By Aaliyah Gohir - Editorial Assistant (MWN Hub)
As part of Sexual Health Day (STIQ Day), it is vital that we
raise awareness about sexually transmitted infections and diseases and put an
end to the taboo nature that surrounds this topic. STIs are infections that can
be passed on to someone via close sexual contact, thus through unprotected sex,
anal sex, and oral sex. Examples of bacterial STIs are chlamydia, gonorrhoea
and syphilis and an example of a parasitic STI is trichomoniasis, while HIV/AIDS
are sexually transmitted diseases (STDs).
When you have an STI, you are infected by microorganisms such as bacteria, a
virus or parasites but symptoms may not be apparent. A STD is when this
infection enters the body and impairs its normal functioning. For example, chlamydia or gonorrhoea has the
potential to develop into pelvic inflammatory disease, meaning it would be
considered as an STD. Therefore, most STIs can be easily treated,
however if left untreated, they can potentially lead to serious health problems.
The best way to prevent
STIs should not be ignored; in 2018 there were 447,694 new STI diagnoses made at sexual health services.
This means that STIs must be a topic that we are open and
honest about in order to have good sexual health. Unfortunately, this is not
the case and the stigma around this subject results in people denying having
STIs, and even avoid getting tested. STIs should not be ignored; in 2018 there
were 447,694 new STI diagnoses made at sexual health services.
An underlying cause of this problem may be the lack of education and understanding about sexual health and safety, especially amongst the South Asian communities where such topics are not spoken about particularly because sexual relationships outside of marriage are considered taboo. STI/Ds also affect married women too where women have been infected by an unfaithful spouse. Sometimes these infections / diseases can lie dormant in a woman's body for a long time (e.g. months or even years) before manifesting in any symptoms. Also, pregnant women could even risk passing on STIs to their baby during delivery when the infant passes through an infected birth canal. Most South Asian women are unlikely to be aware of such facts and hence the importance of sexual health education.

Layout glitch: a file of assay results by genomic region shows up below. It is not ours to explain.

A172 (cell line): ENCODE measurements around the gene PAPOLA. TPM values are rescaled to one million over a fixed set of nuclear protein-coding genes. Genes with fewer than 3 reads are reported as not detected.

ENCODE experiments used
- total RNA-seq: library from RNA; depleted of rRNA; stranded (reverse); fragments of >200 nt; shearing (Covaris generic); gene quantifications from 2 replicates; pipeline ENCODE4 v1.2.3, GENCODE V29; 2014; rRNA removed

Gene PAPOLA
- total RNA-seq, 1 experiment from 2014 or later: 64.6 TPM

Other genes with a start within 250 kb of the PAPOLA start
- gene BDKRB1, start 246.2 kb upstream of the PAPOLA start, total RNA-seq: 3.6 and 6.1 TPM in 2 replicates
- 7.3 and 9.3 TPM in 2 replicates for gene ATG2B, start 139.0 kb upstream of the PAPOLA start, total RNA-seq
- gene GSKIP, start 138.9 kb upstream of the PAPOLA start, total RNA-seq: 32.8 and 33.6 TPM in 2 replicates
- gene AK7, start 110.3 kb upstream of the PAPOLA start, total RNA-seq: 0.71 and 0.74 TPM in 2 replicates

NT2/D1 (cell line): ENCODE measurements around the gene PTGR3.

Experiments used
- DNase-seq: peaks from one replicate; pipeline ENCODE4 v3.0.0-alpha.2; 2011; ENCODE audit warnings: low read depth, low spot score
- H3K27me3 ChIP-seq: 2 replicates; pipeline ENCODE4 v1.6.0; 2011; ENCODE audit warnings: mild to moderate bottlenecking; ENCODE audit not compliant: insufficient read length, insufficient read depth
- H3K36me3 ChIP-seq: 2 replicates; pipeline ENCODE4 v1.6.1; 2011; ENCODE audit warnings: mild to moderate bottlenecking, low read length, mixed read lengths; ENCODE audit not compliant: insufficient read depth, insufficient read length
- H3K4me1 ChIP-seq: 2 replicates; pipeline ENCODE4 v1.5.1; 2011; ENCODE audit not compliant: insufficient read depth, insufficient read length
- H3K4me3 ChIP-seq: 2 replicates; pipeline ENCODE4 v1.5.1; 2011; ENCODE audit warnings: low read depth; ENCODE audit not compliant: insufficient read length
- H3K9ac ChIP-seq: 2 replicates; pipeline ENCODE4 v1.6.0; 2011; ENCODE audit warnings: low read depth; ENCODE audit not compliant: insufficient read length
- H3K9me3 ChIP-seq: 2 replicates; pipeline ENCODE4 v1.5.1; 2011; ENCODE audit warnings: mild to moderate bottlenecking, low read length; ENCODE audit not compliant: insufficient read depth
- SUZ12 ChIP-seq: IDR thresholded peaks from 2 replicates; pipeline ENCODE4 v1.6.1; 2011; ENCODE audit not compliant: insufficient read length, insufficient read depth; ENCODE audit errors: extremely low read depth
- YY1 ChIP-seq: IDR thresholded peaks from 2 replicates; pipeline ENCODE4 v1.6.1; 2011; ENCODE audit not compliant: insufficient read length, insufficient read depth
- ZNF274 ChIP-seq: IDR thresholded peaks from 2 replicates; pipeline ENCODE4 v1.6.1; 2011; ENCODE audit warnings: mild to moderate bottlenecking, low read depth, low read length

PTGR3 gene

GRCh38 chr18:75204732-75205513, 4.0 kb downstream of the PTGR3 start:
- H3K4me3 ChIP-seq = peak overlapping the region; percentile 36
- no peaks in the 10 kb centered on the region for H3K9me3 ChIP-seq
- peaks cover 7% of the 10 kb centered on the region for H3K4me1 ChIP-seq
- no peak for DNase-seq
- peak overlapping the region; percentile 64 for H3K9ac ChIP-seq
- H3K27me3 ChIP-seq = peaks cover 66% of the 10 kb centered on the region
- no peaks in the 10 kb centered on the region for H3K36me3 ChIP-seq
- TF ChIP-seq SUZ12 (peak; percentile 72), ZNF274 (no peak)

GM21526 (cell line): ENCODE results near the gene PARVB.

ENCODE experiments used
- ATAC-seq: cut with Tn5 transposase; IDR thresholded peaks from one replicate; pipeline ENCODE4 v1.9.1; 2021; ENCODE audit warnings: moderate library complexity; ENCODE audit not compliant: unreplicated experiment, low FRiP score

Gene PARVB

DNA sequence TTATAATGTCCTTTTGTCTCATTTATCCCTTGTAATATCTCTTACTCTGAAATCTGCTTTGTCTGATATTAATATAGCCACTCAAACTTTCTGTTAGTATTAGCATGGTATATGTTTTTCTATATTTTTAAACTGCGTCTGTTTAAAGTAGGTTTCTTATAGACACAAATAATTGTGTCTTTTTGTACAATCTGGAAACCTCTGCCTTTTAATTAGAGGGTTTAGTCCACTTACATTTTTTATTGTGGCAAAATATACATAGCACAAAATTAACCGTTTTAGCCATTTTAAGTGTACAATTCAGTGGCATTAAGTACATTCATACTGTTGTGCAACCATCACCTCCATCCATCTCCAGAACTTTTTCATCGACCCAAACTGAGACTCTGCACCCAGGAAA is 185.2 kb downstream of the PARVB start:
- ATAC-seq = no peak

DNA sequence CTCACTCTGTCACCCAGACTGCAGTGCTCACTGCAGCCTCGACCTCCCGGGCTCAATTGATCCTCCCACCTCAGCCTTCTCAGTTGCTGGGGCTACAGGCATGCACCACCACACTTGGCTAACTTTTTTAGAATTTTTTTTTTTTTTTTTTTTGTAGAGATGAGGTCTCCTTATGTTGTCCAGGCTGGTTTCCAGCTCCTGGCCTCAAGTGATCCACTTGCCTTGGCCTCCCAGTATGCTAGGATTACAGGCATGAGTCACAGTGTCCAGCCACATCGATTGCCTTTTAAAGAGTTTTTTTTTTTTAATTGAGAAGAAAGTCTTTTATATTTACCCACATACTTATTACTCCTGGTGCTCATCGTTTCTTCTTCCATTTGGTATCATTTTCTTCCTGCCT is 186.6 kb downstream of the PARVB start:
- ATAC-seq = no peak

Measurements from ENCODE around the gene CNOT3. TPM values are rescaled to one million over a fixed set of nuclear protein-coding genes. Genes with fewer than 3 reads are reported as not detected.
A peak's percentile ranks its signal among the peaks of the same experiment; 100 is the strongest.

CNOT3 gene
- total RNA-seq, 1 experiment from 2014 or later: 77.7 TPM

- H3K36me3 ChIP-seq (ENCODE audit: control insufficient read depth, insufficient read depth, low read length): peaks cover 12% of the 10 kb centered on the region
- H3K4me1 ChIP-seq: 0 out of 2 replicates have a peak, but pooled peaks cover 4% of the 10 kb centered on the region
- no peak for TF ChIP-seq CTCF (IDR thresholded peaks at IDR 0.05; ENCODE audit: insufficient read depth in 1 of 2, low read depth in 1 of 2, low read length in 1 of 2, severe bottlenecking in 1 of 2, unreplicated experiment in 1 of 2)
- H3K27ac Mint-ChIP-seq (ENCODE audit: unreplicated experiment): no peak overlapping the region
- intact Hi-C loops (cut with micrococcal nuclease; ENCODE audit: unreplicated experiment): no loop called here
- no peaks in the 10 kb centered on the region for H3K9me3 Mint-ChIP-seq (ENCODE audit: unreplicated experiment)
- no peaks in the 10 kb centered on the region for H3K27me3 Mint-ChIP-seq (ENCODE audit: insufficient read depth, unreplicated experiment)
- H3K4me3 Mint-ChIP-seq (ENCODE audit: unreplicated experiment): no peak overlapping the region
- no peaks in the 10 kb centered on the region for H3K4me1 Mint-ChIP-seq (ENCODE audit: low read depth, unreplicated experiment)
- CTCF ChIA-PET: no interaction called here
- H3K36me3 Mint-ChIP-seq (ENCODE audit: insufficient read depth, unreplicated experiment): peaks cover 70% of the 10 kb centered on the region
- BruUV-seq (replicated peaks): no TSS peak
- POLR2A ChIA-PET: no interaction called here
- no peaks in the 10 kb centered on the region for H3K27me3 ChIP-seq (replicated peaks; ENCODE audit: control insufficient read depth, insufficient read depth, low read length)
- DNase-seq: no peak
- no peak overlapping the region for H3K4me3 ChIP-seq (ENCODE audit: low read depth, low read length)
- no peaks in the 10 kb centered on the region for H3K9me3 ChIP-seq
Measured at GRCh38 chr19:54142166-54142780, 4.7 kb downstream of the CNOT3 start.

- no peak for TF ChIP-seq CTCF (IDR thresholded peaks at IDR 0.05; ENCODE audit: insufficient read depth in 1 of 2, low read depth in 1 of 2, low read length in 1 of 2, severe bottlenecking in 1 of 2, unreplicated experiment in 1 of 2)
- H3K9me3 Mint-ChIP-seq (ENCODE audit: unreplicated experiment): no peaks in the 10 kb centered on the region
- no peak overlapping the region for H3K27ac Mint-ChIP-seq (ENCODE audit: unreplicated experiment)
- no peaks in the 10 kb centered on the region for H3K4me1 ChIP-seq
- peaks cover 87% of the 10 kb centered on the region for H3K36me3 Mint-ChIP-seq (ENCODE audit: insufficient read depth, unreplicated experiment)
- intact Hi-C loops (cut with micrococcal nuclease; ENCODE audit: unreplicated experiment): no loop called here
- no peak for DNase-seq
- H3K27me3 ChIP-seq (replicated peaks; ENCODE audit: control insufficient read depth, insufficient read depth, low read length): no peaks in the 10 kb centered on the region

The lack of awareness about sexual health may explain why the largest proportional increase in all new STI diagnoses was in people of Asian ethnicity, where rates increased by 16% between 2018 and 2019
The lack of awareness about sexual health may explain why
the largest proportional increase in all new STI diagnoses was in people of
Asian ethnicity, where rates increased by 16% between 2018 and 2019, which was
primarily for gonorrhoea (36%) and chlamydia (27%). This should not be surprising
as many South Asian families tend to opt their children out of participating in
Personal, Social, Health and Economic (PSHE)
lessons where sexual health is discussed. They may impose strict rules such as
not talking about such issues and not permitting relationships, but young South
Asians are sexually active as evident from Muslim Women’s Network Helpline
calls, where young women have called about unplanned pregnancies and abortions.
Another recurring issue on the helpline is the pressure to have sex or to engage in particular sexual acts such as anal sex or oral sex. Young women and also sometimes married women have complained that it was something they did not enjoy nor want to do but felt they had to. Consent is so important – no woman should be coerced into anything they do not want to do. This is why healthy relationship education in schools is so important. The impact of missing out on it can last for the rest of a woman’s life making her more vulnerable to be in unhealthy relationships.
I therefore welcome that PSHE education has now become compulsory in all schools from September 2020 - Health Education and Relationships Education in primary schools and Relationships and Sex Education (RSE) in secondary schools. Schools will be required to consult parents when developing the content, but it will ultimately be a decision for the school on how to proceed. Although consultation will not mean that parents can block the content, I am concerned that in some communities, pressure (that may not necessarily even come from parents) could result in certain topics not being covered adequately. We will have to wait and see how it all works out in schools and hopefully in time some good practice can emerge for others to emulate.
For further information about STIS, visit this website.
Raise your voice and get connected